MarriageHoly Matrimony is another of the several sacraments of the Church.  In the Episcopal Diocese of Massachusetts, the sacrament of marriage is open couples regardless of sexual orientation and we welcome any couples who seek to be married in our Church. We require that all entering into marriage receive premarital counseling and that one partner be baptized. Divorced persons may also be eligible for remarriage with additional preparation sessions. Permission for remarriage after divorce must be requested from our bishop, but is not a barrier for marriage in the Episcopal Church. The priest will invite the couple who intend to be married into a time of preparation, ideally in advance of the day. If you are interested in being married at Trinity, please contact our priest at least four to six months in advance. The wedding itself might be conducted in the Church or at another location.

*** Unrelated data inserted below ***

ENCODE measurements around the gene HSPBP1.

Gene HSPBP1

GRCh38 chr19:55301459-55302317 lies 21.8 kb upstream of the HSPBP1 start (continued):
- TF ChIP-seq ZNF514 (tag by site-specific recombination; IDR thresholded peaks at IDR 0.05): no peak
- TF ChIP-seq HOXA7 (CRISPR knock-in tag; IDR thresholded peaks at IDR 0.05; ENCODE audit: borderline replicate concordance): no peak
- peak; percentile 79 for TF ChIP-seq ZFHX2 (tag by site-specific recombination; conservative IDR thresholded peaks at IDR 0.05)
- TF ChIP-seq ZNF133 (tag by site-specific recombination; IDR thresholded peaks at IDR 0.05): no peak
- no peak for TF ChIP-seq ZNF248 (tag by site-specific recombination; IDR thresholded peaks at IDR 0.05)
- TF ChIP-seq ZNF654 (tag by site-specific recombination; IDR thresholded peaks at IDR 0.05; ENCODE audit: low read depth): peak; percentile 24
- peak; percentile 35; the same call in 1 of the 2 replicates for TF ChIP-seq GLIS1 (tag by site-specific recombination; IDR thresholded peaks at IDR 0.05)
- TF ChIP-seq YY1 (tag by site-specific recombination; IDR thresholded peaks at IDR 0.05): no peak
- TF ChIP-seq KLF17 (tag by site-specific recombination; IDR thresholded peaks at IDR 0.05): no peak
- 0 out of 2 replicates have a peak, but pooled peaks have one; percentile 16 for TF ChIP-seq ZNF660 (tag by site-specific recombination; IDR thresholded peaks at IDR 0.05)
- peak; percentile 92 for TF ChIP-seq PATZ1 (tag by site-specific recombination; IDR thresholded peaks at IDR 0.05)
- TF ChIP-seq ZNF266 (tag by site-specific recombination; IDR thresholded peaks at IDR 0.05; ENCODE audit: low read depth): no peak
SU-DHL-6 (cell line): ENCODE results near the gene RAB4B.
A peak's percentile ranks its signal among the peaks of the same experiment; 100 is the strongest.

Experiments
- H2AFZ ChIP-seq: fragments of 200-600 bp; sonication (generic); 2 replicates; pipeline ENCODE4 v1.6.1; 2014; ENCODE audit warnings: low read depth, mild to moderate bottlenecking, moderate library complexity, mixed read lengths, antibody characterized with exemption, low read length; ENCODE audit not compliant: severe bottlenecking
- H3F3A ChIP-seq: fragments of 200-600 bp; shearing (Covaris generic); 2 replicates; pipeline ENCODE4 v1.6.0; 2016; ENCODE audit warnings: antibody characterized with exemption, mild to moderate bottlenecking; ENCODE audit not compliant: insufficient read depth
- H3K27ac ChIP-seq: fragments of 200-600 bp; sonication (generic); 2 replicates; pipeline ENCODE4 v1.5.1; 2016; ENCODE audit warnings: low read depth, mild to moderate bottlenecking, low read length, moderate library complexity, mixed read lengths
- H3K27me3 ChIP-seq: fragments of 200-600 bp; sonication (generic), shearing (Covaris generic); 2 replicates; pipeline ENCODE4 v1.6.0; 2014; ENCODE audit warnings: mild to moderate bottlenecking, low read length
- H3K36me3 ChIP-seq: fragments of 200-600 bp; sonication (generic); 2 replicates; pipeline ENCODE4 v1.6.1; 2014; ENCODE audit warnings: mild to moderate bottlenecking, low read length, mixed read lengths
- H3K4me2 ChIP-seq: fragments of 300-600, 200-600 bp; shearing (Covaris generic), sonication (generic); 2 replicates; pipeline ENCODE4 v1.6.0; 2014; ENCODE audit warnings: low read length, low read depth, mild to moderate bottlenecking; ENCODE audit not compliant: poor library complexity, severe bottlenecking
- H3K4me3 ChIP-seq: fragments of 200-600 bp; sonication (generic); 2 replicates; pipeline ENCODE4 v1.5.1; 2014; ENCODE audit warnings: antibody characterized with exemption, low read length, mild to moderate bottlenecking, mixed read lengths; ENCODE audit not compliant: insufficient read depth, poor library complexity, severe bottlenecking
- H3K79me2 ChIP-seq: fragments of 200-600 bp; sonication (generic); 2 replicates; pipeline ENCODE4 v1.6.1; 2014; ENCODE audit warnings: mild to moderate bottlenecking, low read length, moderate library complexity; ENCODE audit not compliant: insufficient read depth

Trinity has established a fee policy for wedding, available from the Church office. It is customary for families to offer a monetary gift to the parish, in thanksgiving for the offering of church resources to them.  As with any offering to the Church, the size of this gift is less important than the spirit with which it is given. We also offer wedding packages, allowing the use of our outdoor chapel, church hall and organist.